Skype and Polycom

On the surface, it may not seem like big news… Polycom a leader in conferencing and Skype a leader in VoIP come together to make a new product — a portable speakerphone that works with Skype. But, aside from allowing you to have conference calls with other Skype users the product is a harbinger of great things to come.

Initially this announcement will be a huge legitimizer for Skype in the enterprise. More enterprise customers will consider Skype since Polycom has indirectly put a seal of approval on its software. Virtually all corporations have Polycom speakerphones (Polycom has over 90% of speakerphone market share) so they may now be more comfortable using Skype service.

In addition, we will finally get the high fidelity VoIP conversations I have been writing about for many years. Yes, VoIP –contrary to popular belief– has better quality than the PSTN or public switched telephone network. Of course this depends on your network connection.

Remember that a CD player does more or less the same thing VoIP does. It converts digital signals into analog waves the human ear can hear. There is no reason a VoIP conversation can’t be as good if not better than the quality of a CD. You just need to have adequate bandwidth.

I have heard Hi-Fi conferencing products in Polycom’s offices and you can’t believe how rich and deep the bass is in conversations using their conferencing technology.

It is important to point out that traditional telephone calls using the PSTN are crippled as the high and low frequencies are stripped away. This is why there is such contrast between traditional telecom technology and Hi-Fi telephony.

But even though this single instance of Hi-Fi VoIP is important, what is more important is the fact that we will now see a stream of new Hi-Fi VoIP products that use stereo and are 3-dimensional in nature. This is the beginning of a wonderful trend towards VoIP showing it allows calls of superior quality, not inferior.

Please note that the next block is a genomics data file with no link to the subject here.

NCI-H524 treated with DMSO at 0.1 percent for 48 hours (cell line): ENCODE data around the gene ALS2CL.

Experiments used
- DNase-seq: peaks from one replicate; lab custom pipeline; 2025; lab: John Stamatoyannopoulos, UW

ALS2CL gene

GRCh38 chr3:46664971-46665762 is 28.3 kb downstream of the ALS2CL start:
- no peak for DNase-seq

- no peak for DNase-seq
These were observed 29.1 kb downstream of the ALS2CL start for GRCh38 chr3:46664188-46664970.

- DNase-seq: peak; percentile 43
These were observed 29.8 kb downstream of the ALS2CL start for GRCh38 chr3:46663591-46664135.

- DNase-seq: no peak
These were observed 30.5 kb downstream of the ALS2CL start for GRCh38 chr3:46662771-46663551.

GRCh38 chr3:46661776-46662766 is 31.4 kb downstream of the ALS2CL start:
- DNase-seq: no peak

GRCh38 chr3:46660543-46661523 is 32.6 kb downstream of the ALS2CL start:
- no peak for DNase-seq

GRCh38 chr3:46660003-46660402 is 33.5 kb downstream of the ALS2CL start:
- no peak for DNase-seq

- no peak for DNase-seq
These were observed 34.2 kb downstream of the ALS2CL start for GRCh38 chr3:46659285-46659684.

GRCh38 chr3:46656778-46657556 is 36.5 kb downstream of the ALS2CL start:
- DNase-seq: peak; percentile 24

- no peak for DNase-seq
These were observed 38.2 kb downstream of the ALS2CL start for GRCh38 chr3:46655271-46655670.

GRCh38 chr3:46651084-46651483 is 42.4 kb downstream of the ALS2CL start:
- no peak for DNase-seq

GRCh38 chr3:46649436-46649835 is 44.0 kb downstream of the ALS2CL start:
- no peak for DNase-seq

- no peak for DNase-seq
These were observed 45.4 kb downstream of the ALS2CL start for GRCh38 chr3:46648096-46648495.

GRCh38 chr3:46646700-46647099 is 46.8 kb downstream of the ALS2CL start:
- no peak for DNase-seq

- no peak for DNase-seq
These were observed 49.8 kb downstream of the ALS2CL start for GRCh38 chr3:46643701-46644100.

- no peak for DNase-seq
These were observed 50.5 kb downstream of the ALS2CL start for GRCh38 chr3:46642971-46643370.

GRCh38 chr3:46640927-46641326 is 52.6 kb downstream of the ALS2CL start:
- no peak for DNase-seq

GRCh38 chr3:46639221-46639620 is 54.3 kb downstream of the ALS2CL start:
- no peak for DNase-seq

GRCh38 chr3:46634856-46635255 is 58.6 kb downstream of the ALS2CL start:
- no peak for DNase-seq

I see this movement as inevitable as we are all used to seeing with two eyes and when we are not on the phone, we listen with two ears. Talking on the phone with one ear is the equivalent of looking at your computer screen with one eye. It just doesn’t make sense. Thankfully, IP communications technology will allow us to leapfrog the PSTN with better quality. One day, we may look back on Skype and Polycom as two companies that started a trend that allows us all to communicate more clearly.

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Rich Tehrani is President and Group Editor in Chief at TMC and founder of Internet Telephony, IMS and SIP Magazines. In addition he is the Chairman of the world’s best attended VoIP event, Internet Telephony Conference & Expo.

  • IP Convergence: Beyond VoIP, Beyond Cost Savings
    May 1, 2006 at 9:58 am

    VoIP and Audio Conferencing going mainstream

    It seems that we are getting past VoIP for telecommunications and reaching into real applications Enterprises use everyday.

    In reading Rich Tehrani’s blog regarding

  • Rick
    May 1, 2006 at 9:59 am

    Hey Rich, I want to add a few notes as well. First, this is a device connected to the computer (via USB), so audio is still presumably transported via GIPS voice engine to the PC. Polycom’s speakerphone is no different than any other Skype call-handling device in that it handles the sound post-PC, the exception being that Polycom has wide-band capability and other audio enhancements, so it can retain the 16MHz sampling rate of GIPS wideband codecs and other audio characteristics. GIPS is still enabling the voip audio capability, with Polycom simply retaining the audio stream quality without the usual narrowband devices we have seen in other products.